The Stevens Pass Greenway is home to the Mt. Baker/Snoqualmie National Forest on the western slope of the Cascades and the Wenatchee/Okanogan National Forest on the Eastern slope of the mountains. The Mt. Baker/Snoqualmie national Forest is home to glacier-covered peaks, spectacular mountain meadows and old-growth forests while the Wenatchee/Okanogan National Forest is home to high, glaciated alpine peaks along the Cascade Crest to the dry, rugged shrub steppe country that sprawls along its eastern edge. These two vastly different ecosystems on each side of the range are home to a wealth of wildlife native to the area. Note that not only will the wildlife that you see on each side of the slope vary, but it will also vary based on how far into the wilderness you go and the individual habitats you encounter as you ascend and descend in elevation.

Wildlife Viewing

Shrews (Vagrant, Trowbridge's, Water and Marsh), American Pika, Snowshoe Hare, Moles (Coast, American Shrew-Moles), Muskrat, Beaver, Marmots (Yellow-bellied and Hoary), Cascade Golden-Mantled Ground Squirrel, Chipmunks (Townsend's, Least and Yellow Pine), Squirrels (Grey and Douglas), Northern Flying Squirrel, Deer Mouse (North American and Northwestern), Pacific Jumping Mouse, Bushy-Tailed Woodrat, Voles (Montane, Long-Tailed, Water, Red-Backed and Western Heather), Porcupine, Northern Pocket Gopher, Bobcat, Mountain Lion, Coyote, Red Fox, Black Bear, Raccoon, Short-Tailed and Long-Tailed Weasels, Mink, American Marten, Northern River Otter, Wolverine, American Badger, Skunk (Striped and Western Spotted), Deer (Mule and Black-Tailed), Rocky Mountain Elk, Mountain Goats.

See more images of wildlife and birding on the Stevens Pass Greenway 

(Pictured: Cascade Golden Mantled Ground Squirrel)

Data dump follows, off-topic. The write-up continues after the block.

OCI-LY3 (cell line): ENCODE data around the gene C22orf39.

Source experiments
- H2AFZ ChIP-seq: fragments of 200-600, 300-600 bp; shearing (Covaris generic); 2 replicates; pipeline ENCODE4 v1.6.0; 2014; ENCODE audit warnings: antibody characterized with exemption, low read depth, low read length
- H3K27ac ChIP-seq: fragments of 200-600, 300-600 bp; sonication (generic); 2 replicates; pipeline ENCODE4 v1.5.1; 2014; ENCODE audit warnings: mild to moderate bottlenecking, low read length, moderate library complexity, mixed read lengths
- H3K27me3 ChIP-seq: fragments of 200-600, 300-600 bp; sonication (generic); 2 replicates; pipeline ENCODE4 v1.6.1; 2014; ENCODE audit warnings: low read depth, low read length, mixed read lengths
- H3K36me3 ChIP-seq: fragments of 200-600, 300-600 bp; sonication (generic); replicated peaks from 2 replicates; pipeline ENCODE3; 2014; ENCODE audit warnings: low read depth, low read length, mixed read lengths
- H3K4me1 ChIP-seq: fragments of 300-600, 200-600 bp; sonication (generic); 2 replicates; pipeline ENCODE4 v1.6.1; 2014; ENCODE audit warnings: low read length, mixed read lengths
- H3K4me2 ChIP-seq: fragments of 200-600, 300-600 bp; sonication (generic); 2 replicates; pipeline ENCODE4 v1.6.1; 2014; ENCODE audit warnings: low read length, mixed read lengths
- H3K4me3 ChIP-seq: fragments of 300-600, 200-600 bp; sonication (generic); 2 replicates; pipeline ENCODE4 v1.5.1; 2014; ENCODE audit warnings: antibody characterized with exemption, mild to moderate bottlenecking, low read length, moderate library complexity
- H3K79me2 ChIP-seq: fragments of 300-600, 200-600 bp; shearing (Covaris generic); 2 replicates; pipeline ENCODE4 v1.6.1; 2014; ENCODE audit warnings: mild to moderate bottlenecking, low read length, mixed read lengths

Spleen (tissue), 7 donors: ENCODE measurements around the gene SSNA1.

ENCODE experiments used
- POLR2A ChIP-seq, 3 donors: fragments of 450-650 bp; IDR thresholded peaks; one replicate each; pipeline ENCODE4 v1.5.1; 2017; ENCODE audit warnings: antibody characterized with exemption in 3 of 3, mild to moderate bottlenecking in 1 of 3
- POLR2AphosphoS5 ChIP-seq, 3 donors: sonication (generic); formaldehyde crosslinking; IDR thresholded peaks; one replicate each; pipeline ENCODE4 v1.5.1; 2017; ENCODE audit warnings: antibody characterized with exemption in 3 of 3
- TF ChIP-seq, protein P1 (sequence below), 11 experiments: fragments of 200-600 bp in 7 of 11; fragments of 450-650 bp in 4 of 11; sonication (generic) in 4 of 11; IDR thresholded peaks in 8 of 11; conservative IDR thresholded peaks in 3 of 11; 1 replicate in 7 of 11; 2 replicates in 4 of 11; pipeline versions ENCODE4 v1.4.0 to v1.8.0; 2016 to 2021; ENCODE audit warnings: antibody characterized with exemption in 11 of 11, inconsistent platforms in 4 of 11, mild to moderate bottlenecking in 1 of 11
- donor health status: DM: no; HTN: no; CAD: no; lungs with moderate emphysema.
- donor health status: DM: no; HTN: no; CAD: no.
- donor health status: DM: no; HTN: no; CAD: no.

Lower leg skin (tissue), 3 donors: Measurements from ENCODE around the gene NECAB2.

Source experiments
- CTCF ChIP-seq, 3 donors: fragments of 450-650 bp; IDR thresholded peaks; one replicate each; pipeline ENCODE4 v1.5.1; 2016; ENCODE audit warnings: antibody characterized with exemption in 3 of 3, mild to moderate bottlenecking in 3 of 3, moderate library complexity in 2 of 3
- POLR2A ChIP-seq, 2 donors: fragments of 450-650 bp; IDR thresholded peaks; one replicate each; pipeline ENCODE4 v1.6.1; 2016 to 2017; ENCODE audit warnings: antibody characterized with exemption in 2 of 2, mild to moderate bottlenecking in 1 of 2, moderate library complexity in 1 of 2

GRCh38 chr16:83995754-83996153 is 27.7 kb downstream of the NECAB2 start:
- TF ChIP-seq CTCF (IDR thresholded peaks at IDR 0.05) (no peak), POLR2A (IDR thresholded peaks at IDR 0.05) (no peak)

Black Bear Peeking Out of Bushes

Habitat

The region extends from Cole's Corner in the Tumwater Canyon through the Bavarian Village of Leavenworth and on to the small community of Cashmere. The area is home to numerous wildlife habitats as the landscape changes. It is surrounded by the Wenatchee/Okanogan National Forest and is home to several key locations to explore if you're looking for wildlife: the Lake Wenatchee and Fish Lake area, Leavenworth's Waterfront Park, the Icicle River Valley, a gateway to the Alpine Lakes Wilderness Area and along the Wenatchee riverbanks near Cashmere. 

Wildlife Viewing

Shrew (Water, Marsh, Vagrant, Trowbridge's and Merriam's), American Pika, Snowshoe Hare, Coast Mole, American Shrew-Mole, Muskrat, Beaver, Marmots (Yellow-bellied and Hoary), Cascade Golden-Mantled Ground Squirrel, Chipmunk (Townsend's, Least and Yellow Pine), Squirrel (Grey, Douglas and Northern Flying), North American and Northwestern Deer Mouse, Pacific Jumping Mouse, Bushy-Tailed Woodrat, Vole (Montane, Long-Tailed, Water, Red-Backed and Western Heather), Porcupine, Northern Pocket Gopher, Bobcat, Mountain Lion, Coyote, Red Fox, Black Bear, Raccoon, Short-Tailed and Long-Tailed Weasels, Mink, American Marten, Northern River Otter, Wolverine, American Badger, Skunk (Striped and Western Spotted), Deer (Mule and Black-Tailed), Rocky Mountain Elk, Mountain Goats.